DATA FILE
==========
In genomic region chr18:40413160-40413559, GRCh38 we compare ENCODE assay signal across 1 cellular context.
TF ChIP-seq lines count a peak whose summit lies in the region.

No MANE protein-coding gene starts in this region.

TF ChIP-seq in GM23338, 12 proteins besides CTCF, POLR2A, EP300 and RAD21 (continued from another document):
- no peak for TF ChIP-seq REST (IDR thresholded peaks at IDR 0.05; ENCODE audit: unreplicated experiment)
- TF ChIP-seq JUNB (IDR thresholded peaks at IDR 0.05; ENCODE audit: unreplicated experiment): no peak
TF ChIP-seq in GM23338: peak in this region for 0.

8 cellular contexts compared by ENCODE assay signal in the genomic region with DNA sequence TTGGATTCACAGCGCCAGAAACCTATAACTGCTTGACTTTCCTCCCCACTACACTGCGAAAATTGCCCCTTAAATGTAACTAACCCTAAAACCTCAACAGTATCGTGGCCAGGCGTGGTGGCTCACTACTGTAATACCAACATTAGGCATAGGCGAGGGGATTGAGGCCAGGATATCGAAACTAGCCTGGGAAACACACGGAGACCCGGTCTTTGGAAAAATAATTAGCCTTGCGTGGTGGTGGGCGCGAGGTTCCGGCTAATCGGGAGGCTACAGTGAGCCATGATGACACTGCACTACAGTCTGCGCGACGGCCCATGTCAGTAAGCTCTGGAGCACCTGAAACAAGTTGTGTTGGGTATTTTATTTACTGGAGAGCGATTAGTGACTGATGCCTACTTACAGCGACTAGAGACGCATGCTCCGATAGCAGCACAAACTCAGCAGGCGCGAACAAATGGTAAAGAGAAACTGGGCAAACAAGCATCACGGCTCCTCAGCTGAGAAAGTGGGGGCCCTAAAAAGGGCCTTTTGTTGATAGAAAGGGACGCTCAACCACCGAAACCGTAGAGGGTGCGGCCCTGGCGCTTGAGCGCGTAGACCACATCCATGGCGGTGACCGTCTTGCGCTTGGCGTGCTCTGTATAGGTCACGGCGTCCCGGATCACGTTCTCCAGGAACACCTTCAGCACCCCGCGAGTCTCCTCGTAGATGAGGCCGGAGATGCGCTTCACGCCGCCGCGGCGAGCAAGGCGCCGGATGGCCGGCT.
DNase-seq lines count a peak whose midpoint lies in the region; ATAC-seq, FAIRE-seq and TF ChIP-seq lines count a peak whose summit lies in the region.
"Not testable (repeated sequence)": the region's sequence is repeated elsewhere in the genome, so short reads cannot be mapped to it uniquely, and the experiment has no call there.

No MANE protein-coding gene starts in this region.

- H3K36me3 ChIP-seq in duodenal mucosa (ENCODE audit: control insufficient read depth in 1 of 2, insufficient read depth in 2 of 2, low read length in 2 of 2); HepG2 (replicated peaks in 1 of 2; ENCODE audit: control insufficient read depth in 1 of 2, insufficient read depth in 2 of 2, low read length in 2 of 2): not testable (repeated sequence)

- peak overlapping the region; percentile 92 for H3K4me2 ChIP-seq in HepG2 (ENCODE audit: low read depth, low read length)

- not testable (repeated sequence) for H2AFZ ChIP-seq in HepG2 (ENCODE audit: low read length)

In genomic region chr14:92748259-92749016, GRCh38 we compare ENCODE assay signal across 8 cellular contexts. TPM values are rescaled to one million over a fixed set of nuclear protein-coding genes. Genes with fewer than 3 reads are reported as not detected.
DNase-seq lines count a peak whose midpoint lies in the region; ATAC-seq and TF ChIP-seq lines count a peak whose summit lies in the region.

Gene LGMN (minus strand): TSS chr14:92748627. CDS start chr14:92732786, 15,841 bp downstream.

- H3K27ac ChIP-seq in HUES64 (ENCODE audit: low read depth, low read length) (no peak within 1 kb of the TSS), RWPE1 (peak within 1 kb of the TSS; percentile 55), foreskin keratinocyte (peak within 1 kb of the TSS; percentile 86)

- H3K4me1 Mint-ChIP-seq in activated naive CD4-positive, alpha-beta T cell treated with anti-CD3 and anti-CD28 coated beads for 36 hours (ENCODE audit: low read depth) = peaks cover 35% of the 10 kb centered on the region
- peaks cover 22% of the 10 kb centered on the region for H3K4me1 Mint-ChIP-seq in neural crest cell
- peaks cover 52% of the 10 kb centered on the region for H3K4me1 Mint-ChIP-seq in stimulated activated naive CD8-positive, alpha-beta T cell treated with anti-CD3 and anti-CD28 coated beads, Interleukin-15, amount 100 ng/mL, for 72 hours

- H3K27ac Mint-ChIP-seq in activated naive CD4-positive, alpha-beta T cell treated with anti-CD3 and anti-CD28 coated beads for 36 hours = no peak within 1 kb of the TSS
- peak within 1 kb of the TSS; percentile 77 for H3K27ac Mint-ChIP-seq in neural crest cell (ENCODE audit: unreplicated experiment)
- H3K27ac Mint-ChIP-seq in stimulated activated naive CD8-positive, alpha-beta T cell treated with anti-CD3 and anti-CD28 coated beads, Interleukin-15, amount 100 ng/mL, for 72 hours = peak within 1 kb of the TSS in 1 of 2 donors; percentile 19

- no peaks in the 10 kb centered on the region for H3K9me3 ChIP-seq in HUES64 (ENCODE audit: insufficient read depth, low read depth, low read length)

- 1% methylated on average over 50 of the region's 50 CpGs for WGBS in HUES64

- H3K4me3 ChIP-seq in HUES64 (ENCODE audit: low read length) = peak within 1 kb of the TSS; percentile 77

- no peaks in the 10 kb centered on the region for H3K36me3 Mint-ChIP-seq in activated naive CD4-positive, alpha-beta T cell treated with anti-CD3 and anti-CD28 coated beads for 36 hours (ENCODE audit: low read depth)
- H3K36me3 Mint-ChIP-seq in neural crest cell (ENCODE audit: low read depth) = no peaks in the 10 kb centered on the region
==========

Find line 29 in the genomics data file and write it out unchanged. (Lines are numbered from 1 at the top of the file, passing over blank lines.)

- H3K36me3 Mint-ChIP-seq in neural crest cell (ENCODE audit: low read depth) = no peaks in the 10 kb centered on the region